States mandating coverage for invitro fertilization justin beiber dating
This is not just a question of how people are born but of the whole ethos of family life in society.
No serious social science research disputes that children need intact families to develop normally; but the current American approach to family policy avoids engaging with that truth.
The most cursory survey of the American mass media in July 2014 would have you believe that millions of women are being denied basic medical care and fundamental rights are under total assault because … Senate—whose legislative productivity this year suggests it has been the victim of an Obamacare death panel—managed to rush a bill overturning given us a glimpse of Hobby Lobby II?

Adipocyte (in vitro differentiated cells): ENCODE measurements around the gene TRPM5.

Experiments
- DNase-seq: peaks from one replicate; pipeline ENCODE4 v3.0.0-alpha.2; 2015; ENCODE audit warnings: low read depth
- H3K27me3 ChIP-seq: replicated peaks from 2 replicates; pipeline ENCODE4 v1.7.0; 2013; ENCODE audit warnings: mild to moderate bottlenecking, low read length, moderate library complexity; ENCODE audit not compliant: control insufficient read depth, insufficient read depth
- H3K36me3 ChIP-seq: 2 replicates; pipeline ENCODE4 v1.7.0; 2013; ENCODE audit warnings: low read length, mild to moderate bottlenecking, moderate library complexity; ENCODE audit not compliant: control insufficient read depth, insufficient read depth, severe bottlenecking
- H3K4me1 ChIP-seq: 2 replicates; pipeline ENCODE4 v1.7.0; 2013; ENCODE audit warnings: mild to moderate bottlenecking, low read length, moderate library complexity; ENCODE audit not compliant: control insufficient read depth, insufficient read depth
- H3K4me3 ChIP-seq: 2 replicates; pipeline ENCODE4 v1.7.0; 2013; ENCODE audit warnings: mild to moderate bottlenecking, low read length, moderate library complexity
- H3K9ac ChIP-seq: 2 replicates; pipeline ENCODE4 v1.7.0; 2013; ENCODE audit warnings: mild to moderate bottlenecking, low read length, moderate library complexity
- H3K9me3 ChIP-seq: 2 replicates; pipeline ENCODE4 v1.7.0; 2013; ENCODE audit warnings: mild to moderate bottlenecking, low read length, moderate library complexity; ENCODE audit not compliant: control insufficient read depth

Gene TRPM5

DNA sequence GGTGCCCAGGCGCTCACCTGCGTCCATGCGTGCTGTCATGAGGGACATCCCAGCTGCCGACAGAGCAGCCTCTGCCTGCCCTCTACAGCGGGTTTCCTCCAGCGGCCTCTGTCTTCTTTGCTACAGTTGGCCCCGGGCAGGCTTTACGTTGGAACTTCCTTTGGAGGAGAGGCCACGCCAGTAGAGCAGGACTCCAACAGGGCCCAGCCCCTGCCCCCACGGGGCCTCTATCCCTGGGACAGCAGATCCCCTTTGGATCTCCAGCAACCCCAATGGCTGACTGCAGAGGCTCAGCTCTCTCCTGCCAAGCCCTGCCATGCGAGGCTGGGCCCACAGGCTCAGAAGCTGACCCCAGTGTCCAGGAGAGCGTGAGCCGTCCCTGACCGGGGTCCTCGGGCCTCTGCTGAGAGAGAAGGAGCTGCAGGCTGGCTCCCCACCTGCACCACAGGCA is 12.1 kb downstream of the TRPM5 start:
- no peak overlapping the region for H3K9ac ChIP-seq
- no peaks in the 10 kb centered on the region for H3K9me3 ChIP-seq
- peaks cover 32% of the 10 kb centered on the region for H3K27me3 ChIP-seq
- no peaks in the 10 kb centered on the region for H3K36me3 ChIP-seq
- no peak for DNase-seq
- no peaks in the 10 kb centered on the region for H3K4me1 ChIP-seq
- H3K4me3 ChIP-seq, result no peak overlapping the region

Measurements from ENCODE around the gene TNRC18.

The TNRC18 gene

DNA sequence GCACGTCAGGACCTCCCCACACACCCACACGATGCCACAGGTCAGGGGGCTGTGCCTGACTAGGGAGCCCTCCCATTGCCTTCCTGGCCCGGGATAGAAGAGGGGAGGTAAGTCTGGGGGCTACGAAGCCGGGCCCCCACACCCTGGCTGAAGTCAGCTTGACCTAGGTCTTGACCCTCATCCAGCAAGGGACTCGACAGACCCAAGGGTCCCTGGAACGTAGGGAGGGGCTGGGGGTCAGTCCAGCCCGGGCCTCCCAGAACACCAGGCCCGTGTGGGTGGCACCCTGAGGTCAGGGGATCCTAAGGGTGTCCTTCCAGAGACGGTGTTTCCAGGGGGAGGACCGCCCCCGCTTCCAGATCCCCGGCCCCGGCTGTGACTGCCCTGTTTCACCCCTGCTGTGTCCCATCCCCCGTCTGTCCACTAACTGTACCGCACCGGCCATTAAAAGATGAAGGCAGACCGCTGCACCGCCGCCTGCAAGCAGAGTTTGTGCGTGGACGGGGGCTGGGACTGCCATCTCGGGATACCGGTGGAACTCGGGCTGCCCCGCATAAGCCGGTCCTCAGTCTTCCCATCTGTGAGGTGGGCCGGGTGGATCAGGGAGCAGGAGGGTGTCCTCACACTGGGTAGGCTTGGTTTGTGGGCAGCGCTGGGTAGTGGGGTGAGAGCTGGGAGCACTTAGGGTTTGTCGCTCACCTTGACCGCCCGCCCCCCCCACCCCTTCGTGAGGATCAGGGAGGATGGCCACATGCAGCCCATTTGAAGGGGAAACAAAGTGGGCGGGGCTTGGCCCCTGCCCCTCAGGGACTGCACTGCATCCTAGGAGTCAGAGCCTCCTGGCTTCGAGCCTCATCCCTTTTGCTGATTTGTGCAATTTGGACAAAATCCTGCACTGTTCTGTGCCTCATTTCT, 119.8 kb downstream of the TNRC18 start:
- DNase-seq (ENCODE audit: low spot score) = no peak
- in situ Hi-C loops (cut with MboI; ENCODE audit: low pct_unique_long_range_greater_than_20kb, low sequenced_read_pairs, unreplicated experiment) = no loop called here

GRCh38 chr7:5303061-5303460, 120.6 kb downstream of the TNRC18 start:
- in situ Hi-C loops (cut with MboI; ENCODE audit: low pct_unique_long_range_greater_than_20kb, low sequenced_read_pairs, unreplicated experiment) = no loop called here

they can’t get somebody else to buy their abortifacients. The July 26 issue carries a story whose gist is that government and private insurance does not adequately cover in vitro fertilization (IVF).
Deliberately making an orphan, i.e., a child bereft of a mother and father, is in principle what IVF does.
But IVF has nothing to do with children, except as products manufactured according to parental desires. As Zbigniew Stawrowski notes in his new book, , today’s “sleek barbarians” use the language of tradition (“liberty,” “justice”) to create a new ethic where the strong gain the force of law to effect their desires on the weak, in this case, children.
Montana This state's law requires health maintenance organizations (Blue Cross Blue Shield is the only one in Montana) to cover infertility services as part of basic preventive health care services.
The law does not define infertility or the scope of services covered; nor did the state ever draft regulations explaining what infertility services entail.